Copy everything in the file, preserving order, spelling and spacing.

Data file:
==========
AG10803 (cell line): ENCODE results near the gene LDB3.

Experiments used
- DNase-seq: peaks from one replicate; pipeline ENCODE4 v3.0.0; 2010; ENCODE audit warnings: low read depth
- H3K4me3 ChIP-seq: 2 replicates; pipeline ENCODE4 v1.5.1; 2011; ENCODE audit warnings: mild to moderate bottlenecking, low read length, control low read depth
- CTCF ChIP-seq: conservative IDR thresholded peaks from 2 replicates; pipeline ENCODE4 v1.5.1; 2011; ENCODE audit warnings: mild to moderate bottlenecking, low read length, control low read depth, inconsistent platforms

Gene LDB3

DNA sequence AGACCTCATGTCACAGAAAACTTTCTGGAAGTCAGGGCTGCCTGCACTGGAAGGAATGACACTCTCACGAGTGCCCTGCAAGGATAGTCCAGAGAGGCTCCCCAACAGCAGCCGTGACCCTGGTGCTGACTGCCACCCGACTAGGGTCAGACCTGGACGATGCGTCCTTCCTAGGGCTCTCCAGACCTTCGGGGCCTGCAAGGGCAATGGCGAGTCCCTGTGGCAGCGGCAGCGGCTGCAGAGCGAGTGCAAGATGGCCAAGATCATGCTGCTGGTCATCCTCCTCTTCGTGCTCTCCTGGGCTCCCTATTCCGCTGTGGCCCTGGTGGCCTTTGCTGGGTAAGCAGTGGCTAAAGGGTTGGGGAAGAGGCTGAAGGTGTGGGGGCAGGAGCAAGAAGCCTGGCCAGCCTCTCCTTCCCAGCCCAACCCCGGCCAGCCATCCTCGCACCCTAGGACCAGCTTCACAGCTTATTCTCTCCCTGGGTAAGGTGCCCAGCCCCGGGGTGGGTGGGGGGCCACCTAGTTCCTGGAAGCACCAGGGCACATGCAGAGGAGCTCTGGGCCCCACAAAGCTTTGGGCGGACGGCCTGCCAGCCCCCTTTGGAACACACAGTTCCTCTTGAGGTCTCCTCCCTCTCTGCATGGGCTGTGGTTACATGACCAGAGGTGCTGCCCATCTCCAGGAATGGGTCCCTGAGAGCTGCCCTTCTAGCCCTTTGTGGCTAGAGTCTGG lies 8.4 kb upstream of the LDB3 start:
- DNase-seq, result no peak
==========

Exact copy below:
AG10803 (cell line): ENCODE results near the gene LDB3.

Experiments used
- DNase-seq: peaks from one replicate; pipeline ENCODE4 v3.0.0; 2010; ENCODE audit warnings: low read depth
- H3K4me3 ChIP-seq: 2 replicates; pipeline ENCODE4 v1.5.1; 2011; ENCODE audit warnings: mild to moderate bottlenecking, low read length, control low read depth
- CTCF ChIP-seq: conservative IDR thresholded peaks from 2 replicates; pipeline ENCODE4 v1.5.1; 2011; ENCODE audit warnings: mild to moderate bottlenecking, low read length, control low read depth, inconsistent platforms

Gene LDB3

DNA sequence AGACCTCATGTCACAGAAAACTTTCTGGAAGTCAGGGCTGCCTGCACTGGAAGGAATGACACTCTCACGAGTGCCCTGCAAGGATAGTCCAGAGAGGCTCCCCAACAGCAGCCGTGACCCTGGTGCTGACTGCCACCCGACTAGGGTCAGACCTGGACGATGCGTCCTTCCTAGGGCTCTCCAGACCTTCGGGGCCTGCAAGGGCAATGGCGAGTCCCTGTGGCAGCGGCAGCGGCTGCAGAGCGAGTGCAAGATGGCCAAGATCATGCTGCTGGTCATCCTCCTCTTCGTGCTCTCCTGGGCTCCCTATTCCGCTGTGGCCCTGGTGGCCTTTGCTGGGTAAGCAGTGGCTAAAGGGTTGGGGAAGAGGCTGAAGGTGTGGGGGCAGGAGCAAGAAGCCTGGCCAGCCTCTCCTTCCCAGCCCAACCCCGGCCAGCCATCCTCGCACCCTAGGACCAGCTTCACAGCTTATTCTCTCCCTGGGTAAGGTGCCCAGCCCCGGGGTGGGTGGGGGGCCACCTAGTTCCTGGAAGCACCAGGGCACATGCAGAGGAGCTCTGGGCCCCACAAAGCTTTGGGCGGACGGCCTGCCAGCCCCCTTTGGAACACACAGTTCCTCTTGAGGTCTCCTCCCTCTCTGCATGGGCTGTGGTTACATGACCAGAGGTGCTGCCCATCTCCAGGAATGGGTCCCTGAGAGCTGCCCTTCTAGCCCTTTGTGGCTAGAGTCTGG lies 8.4 kb upstream of the LDB3 start:
- DNase-seq, result no peak